# How to roll an imaginary 6-sided die in your head

Originally published at: https://boingboing.net/2020/04/10/how-to-roll-an-imaginary-6-sid.html

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Wouldn’t it be easier to just do mod(N,6) instead of mod(N,9) and then having to throw out 1/3 of your calculations?

Also to be pedantic, even if the words you use for this are truly selected at random, the resulting numbers wouldn’t pass the chi-squared test because the distribution of letters in words is not random.

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On your first statement, that’s what I came here to post😀. Second point is an interesting observation, though pedantry aside, these are probably good enough for random-numbers-in-your-head-while-driving.

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I’m sure I have some real dice kicking around here somewhere…

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I think that might be part of what the mod(N,9) is trying to work around.

Alright, we have our cool mental tool, let’s sum the top three rolls of 5d6! Done? Great, now it’s dinnertime.

Pretty sure that’s what fuzzy dice were invented for: 2d6 emergencies while driving.

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It’s probably mod 9 because it’s easy in your head, just add the digits together, and keep doing it until you get a single digit. Treat a 9 as 0.

I just ran this with /usr/share/dict/words on my system, and got this distribution:

1 53701
2 53358
3 53251
4 53035
5 53145
6 53241

I don’t have a common word list handy, I’d imagine it’d be worse for those and the distribution with which they might occur to you.

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Book co-author here. Also, the shortcut procedure of “casting out nines” as described is much easier for most people (in my experience) than calculating mod 6, and you get the ability to roll d100 / percentile dice as a bonus, as well as d-anything-less-than-10.

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To be even more pedantic, it would be interesting to know just how “weighted” (towards which rolls, and by how much) random short words are.

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Interesting. I did the mod9 with skip also from the book, and also the simpler mod6 and I see:

N1 6=39264 9=26364
N2 6=39458 9=26244
N3 6=39676 9=26164
N4 6=39094 9=26061
N5 6=39309 9=26233
N6 6=39085 9=26092

So #1 apparently I have a far smaller dictionary, and #2 the results skew less in mine, but my 4 result is the least common, followed closely by the 6. Yours is 4, 5, 6.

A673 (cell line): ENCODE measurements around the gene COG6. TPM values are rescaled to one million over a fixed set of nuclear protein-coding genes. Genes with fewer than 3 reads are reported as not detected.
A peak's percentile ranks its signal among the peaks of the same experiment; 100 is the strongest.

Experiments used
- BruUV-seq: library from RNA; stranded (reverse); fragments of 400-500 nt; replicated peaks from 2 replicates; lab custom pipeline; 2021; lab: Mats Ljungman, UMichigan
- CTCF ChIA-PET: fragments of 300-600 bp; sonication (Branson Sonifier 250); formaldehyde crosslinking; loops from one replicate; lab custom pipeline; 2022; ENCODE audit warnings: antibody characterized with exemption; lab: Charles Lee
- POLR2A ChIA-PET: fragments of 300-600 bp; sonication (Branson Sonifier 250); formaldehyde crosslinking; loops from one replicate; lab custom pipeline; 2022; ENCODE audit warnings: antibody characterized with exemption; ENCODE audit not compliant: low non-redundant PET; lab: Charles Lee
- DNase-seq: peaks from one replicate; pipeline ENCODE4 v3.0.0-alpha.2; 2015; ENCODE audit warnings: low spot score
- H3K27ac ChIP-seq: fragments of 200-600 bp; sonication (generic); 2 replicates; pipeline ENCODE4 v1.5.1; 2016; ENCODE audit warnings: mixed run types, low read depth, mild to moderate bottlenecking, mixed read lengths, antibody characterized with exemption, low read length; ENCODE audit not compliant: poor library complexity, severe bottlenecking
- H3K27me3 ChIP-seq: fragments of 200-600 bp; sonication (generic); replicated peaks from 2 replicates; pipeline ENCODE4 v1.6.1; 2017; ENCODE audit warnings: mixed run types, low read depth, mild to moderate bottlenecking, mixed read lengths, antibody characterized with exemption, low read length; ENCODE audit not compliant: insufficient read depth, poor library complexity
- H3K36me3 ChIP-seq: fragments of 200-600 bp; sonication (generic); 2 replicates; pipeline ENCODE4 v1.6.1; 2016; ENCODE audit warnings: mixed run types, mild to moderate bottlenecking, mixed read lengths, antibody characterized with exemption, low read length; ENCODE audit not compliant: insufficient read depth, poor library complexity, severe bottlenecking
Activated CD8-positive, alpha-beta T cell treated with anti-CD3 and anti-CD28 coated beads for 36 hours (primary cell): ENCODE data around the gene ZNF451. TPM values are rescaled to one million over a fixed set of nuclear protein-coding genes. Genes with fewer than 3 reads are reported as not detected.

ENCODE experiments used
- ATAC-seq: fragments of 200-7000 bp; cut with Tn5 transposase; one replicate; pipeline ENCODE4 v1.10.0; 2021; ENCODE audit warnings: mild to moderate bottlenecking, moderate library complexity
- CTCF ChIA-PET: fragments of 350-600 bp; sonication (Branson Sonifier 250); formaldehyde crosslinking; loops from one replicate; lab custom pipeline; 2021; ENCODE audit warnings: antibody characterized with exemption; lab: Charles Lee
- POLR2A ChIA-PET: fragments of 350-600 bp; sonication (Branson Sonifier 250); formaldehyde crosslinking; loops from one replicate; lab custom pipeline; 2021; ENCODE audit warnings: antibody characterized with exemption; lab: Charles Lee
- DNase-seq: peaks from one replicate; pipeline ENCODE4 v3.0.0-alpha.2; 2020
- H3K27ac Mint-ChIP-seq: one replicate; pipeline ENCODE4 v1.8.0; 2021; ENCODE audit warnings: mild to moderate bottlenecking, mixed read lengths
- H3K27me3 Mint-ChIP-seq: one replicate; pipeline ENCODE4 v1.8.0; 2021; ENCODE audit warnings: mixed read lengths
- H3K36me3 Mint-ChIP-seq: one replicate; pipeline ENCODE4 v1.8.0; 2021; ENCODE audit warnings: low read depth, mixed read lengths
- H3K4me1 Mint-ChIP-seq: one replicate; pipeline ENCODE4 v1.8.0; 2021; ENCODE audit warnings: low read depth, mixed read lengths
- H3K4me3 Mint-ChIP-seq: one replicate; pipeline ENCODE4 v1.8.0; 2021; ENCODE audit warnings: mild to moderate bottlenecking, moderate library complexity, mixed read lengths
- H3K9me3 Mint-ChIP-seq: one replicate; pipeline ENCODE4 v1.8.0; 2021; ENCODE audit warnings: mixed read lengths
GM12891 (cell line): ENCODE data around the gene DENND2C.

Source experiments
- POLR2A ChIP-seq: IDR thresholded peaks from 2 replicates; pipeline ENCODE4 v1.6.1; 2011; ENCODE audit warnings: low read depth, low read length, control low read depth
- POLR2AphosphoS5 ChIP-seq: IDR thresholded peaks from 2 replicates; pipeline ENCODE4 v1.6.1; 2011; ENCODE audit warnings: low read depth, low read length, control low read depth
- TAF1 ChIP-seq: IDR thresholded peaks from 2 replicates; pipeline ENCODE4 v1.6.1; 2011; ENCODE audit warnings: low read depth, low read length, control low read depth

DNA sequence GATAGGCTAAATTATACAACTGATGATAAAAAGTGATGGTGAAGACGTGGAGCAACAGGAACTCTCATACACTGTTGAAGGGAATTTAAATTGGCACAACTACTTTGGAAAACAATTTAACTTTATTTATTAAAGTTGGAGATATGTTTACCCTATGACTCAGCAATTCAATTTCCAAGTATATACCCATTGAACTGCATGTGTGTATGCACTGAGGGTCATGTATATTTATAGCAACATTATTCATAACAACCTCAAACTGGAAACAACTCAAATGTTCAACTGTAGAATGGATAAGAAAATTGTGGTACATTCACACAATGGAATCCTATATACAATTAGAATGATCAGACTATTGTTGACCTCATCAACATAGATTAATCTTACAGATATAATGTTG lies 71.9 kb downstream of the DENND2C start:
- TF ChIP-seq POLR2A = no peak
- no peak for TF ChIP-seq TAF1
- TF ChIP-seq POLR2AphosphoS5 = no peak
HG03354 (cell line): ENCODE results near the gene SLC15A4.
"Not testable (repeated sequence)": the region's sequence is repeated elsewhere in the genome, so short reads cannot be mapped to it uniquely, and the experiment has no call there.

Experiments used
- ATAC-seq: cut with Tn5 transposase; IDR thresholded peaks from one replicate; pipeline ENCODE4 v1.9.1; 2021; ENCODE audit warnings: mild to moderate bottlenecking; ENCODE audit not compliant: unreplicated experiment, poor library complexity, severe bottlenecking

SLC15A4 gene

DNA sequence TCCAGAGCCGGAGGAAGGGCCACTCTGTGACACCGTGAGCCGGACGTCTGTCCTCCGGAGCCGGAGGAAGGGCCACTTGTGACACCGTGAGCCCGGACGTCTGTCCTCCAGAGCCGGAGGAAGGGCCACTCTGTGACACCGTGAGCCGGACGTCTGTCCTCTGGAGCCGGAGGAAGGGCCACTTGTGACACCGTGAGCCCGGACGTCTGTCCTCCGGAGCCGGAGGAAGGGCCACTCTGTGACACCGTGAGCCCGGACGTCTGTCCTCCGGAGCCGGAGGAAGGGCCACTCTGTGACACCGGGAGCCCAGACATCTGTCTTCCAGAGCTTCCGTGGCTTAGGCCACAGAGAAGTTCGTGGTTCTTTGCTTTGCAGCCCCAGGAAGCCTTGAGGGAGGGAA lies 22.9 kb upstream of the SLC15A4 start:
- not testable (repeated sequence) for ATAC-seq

At any rate with any of these methods and either dictionary the result counts differ by a small number of 100s out of tens of thousands. So not too bad, but if money or lives are in the line with the random numbers you could get a very very small edge…

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Oh, also if anyone has a hankering to try on their own word list and happens to have Perl, help yourself:

``````#!/usr/bin/perl

my %h9 = ();
my %h6 = ();

while(<>) {
``````
``````    chomp;
my(@letters) = split(//, \$_);
my \$t = 0;
my(\$t9, \$t6);
for \$l (@letters) {
my \$n = ord(uc(\$l)) - 64;
\$t += \$n;
\$t6 = 1 + \$t % 6;
\$t9 = \$t % 9;
if (\$t9 == 0 || \$t9 == 7 || \$t9 == 8) {
\$t9 = "SKIP";
}
}
print "\$_:\$t6:\$t9\n";
\$h9{\$t9} += 1;
\$h6{\$t6} += 1;
``````

}

for \$k (sort keys %h6) {
print “N\$k 6=”, \$h6{\$k}, " 9=", \$h9{\$k}, “\n”;
}

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Well, ya know the problem : if you can think of the word, it’s not random.

Also, cue up Rush’s “Free Will”

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Awww. . . I gotta do math??

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Since it’s imaginary, it’s easier if you imagine it weighted.

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Book co-author here. If you read carefully, the hack only claims to generate pseudorandom numbers. You don’t have to use words you think of, though. For a better distribution, try something like the third word on the next billboard you see.

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It’s not random if it comes out of a machine.

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Are you allowed to have a Perl program that doesn’t look like line noise? Surely that violates the spirit of Perl, if not the regulations :-).

I have great respect for Perl programmers, but for me, it’s too much like strapping an unlicensed nuclear accelerator to your back. Very powerful, but cross the beams and every molecule of your program explodes outward at the speed of light…

I also just realized how much the term “line noise” dates me. :-(.

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Flip a coin three times.

I don’t mind recycling of articles. But shouldn’t this be noted somewhere? Something like “first published on September 6th, 2011”? Just thinking out loud.